One more day…one more school shooting. In this moment in history there is only one question that we can ask ourselves; What happens after Parkland? How do we move forward with what feels like a war rampaging in our schools and a total lack of caring from our government? Dr. Jenny Palmiotto shares her thoughts.
Snuggled in bed next to my two children, I have a hard conversation. I know that I could skip it and just trust that they will never be faced with the horrific task of trying to keep themselves alive, if their classroom becomes like Marjory Stoneman Douglas High School in Parkland, Florida, Sandy Hook Elementary in Newton, Connecticut…or the countless other schools that I don’t know the names of because this type of thing isn’t even novel anymore.
The words spill out of my mouth and I keep tears from my eyes. I realize that there are at least 13 families in Florida that aren’t able to have this discussion tonight with their children because their children didn’t make it out of 2:30 dismissal. I say to my seven year old daughter and five year old son, “If you think that it’s fireworks at school, it might be guns. Find a place to hide.” My jaw tighten and I implore myself to keep a measured tone;this is so fucking sad. Then I help my children discover places in their classrooms that might be a good place for little bodies, if they ever needed to survive. For Grace, I help her realize that she might be able to get into the tub that collects lunch pails and cover herself with the her classmate’s half eaten meals. I tell her to stay there, very still until she sees a police officer. I look into her eyes and and she says “Why are you saying this, Mama?” I take her tiny hands into my own and say, “Sometimes people bring guns into schools and I want you to be prepared.” She takes in my words in with the seriousness of the discussion we are having and says, “Okay. Mom. I understand.”
For Oliver, my sweet boy in TK, my message is different. I know he needs an adult, as does every little body in that room. I tell him to put his hand in his teacher’s hand and don’t cry. I tell him that he can save all his tears for when he is home. I say, “Tell Ms. Knaplund that you loves her, then ask her where you should hide.” He does love her and she would hide him if she could, as so many teachers have done. I tell him to listen to her and stay exactly where she tells him to stay until his mama comes to find him. My eyes glisten as he nods showing me he is taking in my message.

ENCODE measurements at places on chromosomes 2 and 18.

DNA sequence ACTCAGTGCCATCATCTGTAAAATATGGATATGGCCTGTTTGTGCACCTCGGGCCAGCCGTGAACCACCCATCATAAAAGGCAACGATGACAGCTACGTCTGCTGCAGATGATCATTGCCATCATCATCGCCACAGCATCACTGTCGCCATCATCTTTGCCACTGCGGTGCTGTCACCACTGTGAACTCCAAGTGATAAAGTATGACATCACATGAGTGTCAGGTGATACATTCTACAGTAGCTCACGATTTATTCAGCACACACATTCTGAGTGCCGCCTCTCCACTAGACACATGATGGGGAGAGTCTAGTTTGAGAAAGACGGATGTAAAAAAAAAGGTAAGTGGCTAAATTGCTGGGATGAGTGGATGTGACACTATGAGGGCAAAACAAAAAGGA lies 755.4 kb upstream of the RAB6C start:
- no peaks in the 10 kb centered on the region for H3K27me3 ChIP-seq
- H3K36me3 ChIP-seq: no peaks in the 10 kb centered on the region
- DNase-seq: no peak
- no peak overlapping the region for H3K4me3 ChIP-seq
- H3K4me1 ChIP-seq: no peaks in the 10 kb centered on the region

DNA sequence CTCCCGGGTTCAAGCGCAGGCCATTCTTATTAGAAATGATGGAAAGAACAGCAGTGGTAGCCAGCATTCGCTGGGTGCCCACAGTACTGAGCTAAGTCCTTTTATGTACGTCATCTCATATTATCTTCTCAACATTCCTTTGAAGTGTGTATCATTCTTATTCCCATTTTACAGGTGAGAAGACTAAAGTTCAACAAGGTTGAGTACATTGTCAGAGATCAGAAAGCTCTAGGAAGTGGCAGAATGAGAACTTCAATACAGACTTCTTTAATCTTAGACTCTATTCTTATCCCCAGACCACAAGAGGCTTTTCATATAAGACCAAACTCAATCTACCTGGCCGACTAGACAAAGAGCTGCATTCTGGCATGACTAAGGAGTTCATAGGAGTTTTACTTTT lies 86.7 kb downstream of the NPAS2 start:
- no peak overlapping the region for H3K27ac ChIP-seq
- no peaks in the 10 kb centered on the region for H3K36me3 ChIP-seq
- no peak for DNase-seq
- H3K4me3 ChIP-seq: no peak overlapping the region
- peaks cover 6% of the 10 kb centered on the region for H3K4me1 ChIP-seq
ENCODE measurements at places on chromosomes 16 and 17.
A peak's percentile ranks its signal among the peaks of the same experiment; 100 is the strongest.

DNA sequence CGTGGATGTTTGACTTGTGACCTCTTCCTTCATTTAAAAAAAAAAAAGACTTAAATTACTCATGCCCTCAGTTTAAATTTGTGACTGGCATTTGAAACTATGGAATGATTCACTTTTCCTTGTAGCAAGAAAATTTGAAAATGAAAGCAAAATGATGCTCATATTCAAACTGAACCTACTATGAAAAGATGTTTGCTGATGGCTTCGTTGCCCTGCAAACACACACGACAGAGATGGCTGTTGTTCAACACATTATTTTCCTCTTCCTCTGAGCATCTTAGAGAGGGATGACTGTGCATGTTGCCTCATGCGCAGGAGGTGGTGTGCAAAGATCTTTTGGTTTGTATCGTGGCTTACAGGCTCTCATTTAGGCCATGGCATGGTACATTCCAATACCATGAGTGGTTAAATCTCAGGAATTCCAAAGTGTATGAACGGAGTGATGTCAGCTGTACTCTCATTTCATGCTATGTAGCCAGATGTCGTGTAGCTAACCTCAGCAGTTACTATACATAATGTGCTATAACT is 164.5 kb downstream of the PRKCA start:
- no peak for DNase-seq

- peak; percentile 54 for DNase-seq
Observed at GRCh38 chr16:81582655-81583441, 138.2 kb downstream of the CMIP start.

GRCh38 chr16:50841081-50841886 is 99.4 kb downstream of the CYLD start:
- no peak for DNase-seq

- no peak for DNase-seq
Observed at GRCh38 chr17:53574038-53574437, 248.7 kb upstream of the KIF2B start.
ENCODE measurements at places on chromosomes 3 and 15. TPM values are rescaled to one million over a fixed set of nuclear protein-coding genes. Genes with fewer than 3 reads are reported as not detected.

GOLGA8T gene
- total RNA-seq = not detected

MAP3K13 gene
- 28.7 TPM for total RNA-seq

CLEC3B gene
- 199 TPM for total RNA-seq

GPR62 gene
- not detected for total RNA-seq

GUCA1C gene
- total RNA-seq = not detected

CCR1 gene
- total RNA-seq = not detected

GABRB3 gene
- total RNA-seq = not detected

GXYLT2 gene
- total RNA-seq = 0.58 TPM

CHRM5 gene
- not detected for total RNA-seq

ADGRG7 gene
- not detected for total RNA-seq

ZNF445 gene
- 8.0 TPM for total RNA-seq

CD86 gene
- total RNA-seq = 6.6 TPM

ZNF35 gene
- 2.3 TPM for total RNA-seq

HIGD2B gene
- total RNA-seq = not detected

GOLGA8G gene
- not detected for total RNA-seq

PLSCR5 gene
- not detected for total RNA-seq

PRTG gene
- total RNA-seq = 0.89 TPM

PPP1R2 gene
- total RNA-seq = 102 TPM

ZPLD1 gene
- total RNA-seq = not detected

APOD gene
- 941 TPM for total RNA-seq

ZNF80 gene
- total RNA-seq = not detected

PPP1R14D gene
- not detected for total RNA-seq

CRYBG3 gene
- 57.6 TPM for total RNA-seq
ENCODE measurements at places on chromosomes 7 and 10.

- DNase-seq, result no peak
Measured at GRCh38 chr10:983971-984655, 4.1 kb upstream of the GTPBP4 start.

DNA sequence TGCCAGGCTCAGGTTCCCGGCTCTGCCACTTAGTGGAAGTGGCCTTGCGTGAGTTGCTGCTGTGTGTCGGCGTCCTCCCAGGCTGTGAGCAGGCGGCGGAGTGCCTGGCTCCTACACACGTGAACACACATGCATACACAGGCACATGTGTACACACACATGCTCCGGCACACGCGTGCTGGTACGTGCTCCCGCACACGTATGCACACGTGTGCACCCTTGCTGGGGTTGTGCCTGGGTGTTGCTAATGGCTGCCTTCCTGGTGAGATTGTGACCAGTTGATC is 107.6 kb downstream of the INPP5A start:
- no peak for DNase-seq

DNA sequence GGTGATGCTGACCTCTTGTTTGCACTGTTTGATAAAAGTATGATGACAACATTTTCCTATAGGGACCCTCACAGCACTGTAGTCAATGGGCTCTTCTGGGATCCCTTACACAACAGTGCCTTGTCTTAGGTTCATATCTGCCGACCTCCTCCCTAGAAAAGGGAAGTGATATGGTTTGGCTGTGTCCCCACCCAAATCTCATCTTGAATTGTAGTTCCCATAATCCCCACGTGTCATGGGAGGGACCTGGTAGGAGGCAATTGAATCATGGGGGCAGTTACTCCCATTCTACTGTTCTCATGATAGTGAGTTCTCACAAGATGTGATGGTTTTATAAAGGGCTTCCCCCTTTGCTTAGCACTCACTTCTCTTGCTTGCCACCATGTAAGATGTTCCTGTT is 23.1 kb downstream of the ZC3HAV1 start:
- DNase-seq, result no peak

I hug my children and share our family values; that kids should be safe at school. I fight hard the bitterness in my throat as I realize that this isn’t everyone’s values; some value money, power and an antiquated affection for our second amendment. My kids and everyone else’s children deserve better, but until we figure it out, I will help equip my children with the realities of their childhood.
I kiss my babies goodnight after answering their questions as best I could. They drift to sleep and I kiss them again, taking in their angelic faces. I know that there are too many moms that don’t get to press their lips against the warmth of their child’s check. This is more than unfair. Its revolting.
Next, I get curious about my children’s elementary school. How prepared are they for this for this sort of thing? I’m not surprised when I receive an earnest and honest answer from Mr. Morici, the principal at Loma Portal Elementary. It isn’t his fault. His teachers and classrooms are prepared for an earthquake or a power outage. They have food and water. They aren’t prepared for a gunman.They have nothing but a lock down training and raw hope that their campus remains safe from murderers carrying AR-15s and too much ammunition. Likely the same preparedness that teachers in every classroom in EveryTown, USA have been offered.
Preparing teachers and classrooms for this isn’t even close to the answer, but it may be the most actionable thing that I can do. It feels ridiculous that I am look for pricing on bullet proof wipe boards to send to my PTA, while politicians play sad and wait for this all to familiar experience to pass.
I get myself a glass of wine and cry. The reality is that I don’t know how to create the type of change that is needed to keep my children, all children, safe. I just know that I don’t want another kid to contend with a shooter at school.